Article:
The employer role in financial education
Financial wellbeing has a knock-on effect for employee health and workplace productivity. Close Brother’s Jeanette Makings calls on employers to help
The UK is facing a personal savings crisis. Too many employees are failing to save enough, and when they do save they are ill-equipped to ensure the most suitable saving choices and so their savings are not wholly effective. This can result in financial stress impacting performance at work; low uptake of workplace benefits hitting productivity, engagement and retention; and difficulty in planning retirement dates. Employers are not only well placed to help solve the problem, but they also have a significant financial interest in doing so.
The Lifetime Savings Challenge Report 2017, which was carried out by Close Brothers in conjunction with the Pension and Lifetime Savings Association (PLSA), sought to understand how employees are saving, where they need help, and the level of support available to them from their employers.
The report revealed a significant savings shortfall. A third (33 per cent) of UK employees were saving less than £50 a month, which includes one in five (20 per cent) who admit to not saving anything at all. Alongside this lack of saving is a lack of understanding about the best way to save, with only two fifths (40 per cent) of employees confident in their ability to choose the right financial product to help them achieve their savings ambitions.
Employers are aware of these issues. Three in five (60 per cent) employers recognise that some of their staff don’t have sufficient savings, including pensions. And although they believe this is partly due to them finding saving unaffordable (29 per cent) or them having too much debt (21 per cent), it’s also because they find the savings landscape too complicated (20 per cent) and don’t understand the choices available to them (15 per cent). These latter issues are the ones employers are well placed to tackle.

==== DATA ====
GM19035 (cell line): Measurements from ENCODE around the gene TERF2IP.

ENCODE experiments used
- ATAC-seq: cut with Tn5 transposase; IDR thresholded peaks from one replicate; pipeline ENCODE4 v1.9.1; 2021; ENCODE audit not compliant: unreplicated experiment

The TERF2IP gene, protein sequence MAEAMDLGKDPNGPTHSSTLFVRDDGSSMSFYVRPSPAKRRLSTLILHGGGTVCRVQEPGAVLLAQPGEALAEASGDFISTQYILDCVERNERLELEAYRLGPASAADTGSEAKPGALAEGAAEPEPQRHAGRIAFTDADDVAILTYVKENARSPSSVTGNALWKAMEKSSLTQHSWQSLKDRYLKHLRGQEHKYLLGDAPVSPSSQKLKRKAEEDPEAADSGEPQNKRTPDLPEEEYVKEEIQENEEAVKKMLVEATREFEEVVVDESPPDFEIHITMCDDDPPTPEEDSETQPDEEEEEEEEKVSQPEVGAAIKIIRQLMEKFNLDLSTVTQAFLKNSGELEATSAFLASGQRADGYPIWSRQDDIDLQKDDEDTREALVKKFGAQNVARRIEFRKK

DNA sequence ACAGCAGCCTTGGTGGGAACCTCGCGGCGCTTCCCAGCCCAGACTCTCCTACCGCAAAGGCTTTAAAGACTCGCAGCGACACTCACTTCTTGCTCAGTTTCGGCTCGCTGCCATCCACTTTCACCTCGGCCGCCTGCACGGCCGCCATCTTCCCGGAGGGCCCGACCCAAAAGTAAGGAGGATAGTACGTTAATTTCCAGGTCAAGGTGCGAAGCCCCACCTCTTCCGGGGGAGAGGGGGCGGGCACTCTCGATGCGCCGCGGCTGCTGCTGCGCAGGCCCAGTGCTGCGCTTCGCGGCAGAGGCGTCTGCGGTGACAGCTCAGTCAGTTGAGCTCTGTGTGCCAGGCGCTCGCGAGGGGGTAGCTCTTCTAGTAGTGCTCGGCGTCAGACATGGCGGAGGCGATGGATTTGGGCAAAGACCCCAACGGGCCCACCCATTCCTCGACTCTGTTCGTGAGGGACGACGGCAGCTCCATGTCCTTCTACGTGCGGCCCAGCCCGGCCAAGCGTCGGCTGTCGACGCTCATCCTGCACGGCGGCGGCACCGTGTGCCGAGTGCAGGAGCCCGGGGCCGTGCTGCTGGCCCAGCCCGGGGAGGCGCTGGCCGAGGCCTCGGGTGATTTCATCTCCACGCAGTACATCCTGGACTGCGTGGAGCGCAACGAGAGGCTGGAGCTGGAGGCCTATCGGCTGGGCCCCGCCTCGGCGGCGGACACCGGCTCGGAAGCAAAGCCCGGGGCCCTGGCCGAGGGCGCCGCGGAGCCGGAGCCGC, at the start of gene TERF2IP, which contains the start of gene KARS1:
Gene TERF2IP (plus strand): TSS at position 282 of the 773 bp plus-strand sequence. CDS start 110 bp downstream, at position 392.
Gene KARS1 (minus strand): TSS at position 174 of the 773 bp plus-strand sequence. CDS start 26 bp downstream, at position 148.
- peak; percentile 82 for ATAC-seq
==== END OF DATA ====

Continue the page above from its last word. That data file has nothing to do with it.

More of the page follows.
Employers taking responsibility
Employers are taking an active role in solving this problem. Two thirds of employers (65 per cent) think the responsibility for improving employees’ financial wellbeing lies jointly with them and their employees, and one in four (27 per cent) employers are looking to launch financial education initiatives for staff in the next three years.
It’s encouraging that employers are looking to take action, but it is critical that they plan support that will be most impactful. Currently, less than a quarter (22 per cent) of employers who offer financial education do so via group face-to-face sessions, with 20 per cent offering individual face-to-face meetings and 8 per cent offering access to advice over the phone.
However, of those who provide financial education, 62 per cent believe face-to-face is the most effective way to increase the understanding of personal saving and engagement among employees and 57 per cent of employees say it is their preferred communication method. Interestingly, perhaps bucking the myth that younger employees prefer digital communications, these face-to-face preferences spanned all age groups with 59 per cent of 18-34 year olds, 54 per cent of 35-54 year olds and 62 per cent of those aged 55 and above stating this preference.
Importantly, when it is applied, financial education in the workplace works. Of those employees that have received financial education, 70 per cent said it had been useful with only 13 per cent finding it was either too complicated to follow or just not useful.
The question I’m often asked is ‘is it worth it’? And the answer is a resounding yes. Our 2017 research in conjunction with the CIPD found that at least a quarter of people are suffering with money problems so substantial that it is affecting their ability to do their job. This isn’t surprising when as many as one in five employees (19 per cent) are losing sleep due to financial concerns, and one in ten say they have find it hard to concentrate/ make decisions at work because of money worries.
Financial wellbeing is one of the personal elements that can have an impact not just employee health but also workplace productivity, staff morale, and retention. Investment in financial education is therefore not just a decision based solely on responsibility towards your employees, but a simple step towards boosting your bottom line.
It’s a win-win.